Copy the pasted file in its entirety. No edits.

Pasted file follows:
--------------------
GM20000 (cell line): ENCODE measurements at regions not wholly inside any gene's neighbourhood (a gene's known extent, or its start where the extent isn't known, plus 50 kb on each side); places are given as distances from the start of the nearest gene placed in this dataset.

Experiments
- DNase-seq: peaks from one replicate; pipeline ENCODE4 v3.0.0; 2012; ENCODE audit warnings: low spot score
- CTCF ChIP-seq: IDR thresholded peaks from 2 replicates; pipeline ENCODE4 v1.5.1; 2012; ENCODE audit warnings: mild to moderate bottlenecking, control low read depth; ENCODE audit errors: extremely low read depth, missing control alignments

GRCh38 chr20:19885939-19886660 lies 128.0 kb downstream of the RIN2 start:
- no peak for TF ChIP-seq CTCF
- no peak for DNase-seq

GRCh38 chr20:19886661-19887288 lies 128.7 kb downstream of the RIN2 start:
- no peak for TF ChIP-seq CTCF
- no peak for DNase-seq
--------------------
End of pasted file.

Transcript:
GM20000 (cell line): ENCODE measurements at regions not wholly inside any gene's neighbourhood (a gene's known extent, or its start where the extent isn't known, plus 50 kb on each side); places are given as distances from the start of the nearest gene placed in this dataset.

Experiments
- DNase-seq: peaks from one replicate; pipeline ENCODE4 v3.0.0; 2012; ENCODE audit warnings: low spot score
- CTCF ChIP-seq: IDR thresholded peaks from 2 replicates; pipeline ENCODE4 v1.5.1; 2012; ENCODE audit warnings: mild to moderate bottlenecking, control low read depth; ENCODE audit errors: extremely low read depth, missing control alignments

GRCh38 chr20:19885939-19886660 lies 128.0 kb downstream of the RIN2 start:
- no peak for TF ChIP-seq CTCF
- no peak for DNase-seq

GRCh38 chr20:19886661-19887288 lies 128.7 kb downstream of the RIN2 start:
- no peak for TF ChIP-seq CTCF
- no peak for DNase-seq